Where does Coney Island come in? Rob’s brother Jason took Rob’s video camera to use at the party, but never put in a new tape. (Why Rob would have a camera that still requires tape is quite interesting, considering the camera seems to have a very high battery life as well as night vision of all things!) Hud was inadvertently recording over footage taken a month prior when Rob and Beth spent the day together. (Rob had always been in love with Beth, but they had been “just friends” until that day when, unbeknownst to their friends, they slept together, then spent the next day having fun in Coney Island). This is why the old footage of Rob and Beth will periodically appear on screen and why the movie ends with the couple on the ferris wheel.

What happened to the monster, the parasites, and the rest of the city? Reports from movie-goers are that if you stay until the movie’s end credits, you can hear someone say “Help us.” This could mean that Rob and Beth, who at the end were trapped under a bridge in Central Park after the military bombed it, could still be alive. Also, it’s said that if you play the audio backward, you can hear someone say, “It’s still alive,” which could mean that the Cloverfield monster is still alive.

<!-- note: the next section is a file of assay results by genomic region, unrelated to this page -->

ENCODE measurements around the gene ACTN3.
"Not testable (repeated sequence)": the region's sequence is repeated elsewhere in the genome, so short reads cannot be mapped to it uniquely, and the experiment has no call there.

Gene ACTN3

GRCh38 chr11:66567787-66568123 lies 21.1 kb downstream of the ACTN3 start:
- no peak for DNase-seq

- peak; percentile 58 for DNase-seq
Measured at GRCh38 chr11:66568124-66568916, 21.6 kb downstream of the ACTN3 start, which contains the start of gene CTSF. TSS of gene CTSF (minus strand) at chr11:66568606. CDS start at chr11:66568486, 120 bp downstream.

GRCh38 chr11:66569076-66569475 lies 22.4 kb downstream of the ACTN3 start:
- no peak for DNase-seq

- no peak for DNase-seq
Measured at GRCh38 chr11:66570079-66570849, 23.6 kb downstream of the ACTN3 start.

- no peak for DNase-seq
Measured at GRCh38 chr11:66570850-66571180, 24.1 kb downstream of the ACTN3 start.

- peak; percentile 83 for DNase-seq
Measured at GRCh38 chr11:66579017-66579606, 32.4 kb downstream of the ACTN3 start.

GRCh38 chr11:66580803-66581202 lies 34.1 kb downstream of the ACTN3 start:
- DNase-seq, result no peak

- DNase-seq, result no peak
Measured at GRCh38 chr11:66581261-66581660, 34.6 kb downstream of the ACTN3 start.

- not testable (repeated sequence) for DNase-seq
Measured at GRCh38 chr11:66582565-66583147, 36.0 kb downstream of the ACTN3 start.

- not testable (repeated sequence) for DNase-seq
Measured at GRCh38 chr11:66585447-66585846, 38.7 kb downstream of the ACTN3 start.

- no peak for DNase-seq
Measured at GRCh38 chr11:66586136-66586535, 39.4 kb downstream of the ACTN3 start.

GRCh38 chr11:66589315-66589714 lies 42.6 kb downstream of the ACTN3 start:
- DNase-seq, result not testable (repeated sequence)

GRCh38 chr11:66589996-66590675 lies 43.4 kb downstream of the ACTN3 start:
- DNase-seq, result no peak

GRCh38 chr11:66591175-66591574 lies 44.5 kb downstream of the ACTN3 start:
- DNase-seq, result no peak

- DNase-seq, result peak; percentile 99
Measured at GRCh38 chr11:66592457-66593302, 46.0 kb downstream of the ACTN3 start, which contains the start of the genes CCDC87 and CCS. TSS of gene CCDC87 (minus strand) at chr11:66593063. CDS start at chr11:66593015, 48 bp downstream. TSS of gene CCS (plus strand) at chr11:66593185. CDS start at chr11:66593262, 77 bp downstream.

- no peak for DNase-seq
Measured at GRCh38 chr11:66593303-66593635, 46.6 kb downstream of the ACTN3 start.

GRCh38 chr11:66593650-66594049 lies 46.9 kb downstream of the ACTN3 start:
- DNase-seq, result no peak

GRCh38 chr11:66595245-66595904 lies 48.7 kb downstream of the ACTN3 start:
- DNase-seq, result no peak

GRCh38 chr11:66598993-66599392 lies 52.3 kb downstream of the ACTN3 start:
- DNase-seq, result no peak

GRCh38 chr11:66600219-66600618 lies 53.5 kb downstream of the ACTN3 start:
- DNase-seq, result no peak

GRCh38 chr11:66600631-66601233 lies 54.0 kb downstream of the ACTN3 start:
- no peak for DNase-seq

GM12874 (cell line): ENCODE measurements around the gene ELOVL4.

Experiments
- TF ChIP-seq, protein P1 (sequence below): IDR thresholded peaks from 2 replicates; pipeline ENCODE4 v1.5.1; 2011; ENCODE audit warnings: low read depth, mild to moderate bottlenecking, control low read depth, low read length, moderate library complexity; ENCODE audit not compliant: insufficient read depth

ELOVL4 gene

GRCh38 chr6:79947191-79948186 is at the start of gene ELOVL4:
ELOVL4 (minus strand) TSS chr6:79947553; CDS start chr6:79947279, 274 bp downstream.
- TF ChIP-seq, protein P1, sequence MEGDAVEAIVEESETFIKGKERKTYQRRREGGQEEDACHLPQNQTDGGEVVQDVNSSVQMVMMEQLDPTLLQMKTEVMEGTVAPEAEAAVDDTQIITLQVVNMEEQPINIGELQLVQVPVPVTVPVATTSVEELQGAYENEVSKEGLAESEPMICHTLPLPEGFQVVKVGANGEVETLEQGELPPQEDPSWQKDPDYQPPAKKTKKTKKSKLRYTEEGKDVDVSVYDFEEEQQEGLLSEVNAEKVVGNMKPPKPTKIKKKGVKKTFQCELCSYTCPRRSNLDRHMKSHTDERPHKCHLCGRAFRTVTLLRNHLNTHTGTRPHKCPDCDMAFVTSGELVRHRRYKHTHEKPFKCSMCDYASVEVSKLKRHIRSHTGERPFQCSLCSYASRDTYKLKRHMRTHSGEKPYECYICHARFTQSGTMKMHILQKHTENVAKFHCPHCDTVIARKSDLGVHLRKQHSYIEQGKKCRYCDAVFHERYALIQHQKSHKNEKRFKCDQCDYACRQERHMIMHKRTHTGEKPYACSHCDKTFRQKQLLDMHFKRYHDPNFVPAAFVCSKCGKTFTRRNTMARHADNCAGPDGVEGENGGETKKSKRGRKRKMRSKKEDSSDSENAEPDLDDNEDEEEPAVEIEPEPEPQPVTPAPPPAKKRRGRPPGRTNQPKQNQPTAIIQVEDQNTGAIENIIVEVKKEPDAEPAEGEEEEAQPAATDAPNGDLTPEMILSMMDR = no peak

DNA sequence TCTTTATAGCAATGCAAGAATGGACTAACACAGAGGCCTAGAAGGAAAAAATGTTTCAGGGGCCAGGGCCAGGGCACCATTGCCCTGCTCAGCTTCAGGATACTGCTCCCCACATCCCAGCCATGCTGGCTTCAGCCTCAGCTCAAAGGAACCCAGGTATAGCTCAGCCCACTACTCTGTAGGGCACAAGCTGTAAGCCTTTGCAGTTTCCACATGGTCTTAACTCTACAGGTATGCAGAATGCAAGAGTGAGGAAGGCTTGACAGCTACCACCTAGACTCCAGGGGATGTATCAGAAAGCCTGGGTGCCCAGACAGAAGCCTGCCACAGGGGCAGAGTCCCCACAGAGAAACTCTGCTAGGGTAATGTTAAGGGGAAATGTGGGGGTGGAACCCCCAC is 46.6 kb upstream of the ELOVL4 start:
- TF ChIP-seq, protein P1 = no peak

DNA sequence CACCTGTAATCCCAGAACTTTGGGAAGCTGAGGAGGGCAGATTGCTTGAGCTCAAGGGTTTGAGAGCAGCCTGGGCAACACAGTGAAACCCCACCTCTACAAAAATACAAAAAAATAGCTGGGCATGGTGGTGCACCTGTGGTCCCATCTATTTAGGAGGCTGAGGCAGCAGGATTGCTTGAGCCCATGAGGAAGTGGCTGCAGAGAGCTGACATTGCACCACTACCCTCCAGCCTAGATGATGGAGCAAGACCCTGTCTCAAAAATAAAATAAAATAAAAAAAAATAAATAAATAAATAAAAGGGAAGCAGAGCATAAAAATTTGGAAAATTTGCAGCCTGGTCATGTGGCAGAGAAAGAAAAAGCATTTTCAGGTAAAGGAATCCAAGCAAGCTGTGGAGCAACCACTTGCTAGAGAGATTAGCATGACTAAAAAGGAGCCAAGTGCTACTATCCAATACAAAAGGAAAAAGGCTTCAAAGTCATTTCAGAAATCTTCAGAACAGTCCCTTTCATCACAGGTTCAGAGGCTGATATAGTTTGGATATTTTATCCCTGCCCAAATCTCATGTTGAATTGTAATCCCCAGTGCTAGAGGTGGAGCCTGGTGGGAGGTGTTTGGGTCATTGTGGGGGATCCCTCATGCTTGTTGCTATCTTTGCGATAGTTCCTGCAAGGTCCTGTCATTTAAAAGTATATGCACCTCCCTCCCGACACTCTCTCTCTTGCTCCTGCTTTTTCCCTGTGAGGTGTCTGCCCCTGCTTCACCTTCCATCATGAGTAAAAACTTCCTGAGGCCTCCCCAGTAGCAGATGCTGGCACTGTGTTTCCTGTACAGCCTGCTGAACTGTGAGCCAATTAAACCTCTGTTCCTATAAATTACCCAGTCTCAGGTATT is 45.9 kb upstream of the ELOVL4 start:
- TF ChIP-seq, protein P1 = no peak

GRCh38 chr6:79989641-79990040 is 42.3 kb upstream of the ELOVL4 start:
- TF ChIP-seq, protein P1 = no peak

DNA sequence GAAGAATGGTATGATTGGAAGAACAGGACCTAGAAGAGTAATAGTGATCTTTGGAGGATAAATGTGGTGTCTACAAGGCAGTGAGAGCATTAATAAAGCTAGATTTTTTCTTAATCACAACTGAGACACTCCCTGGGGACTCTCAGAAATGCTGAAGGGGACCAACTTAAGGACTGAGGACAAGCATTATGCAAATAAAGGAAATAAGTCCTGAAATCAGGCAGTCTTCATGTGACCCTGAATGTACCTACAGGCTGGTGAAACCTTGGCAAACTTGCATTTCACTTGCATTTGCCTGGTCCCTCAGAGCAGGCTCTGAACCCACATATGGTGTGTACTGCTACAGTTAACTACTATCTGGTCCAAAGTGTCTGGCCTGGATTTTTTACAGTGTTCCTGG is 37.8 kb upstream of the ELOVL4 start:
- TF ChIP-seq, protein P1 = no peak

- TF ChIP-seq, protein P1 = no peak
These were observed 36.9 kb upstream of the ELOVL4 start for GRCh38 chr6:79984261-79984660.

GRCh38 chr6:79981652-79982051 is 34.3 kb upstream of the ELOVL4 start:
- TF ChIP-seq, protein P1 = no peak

As far as the humans go, even if Rob and Beth didn’t survive, Lily was evacuated by military helicopter and last we saw, she survived. We know from the beginning of the movie that the reason we’re seeing this film is because some time after the attack the tape was retrieved. But, we also know that the morning after the attack, the military was going to destroy NYC if they couldn’t defeat the monster. Since the bridge in Central Park where Rob and Beth were hiding under gets bombed by the military that morning, it can be assumed that Manhattan is destroyed. OR, perhaps, since the monster conveniently showed up in Central Park, maybe the military was able to kill the monster and maybe even save Rob and Beth.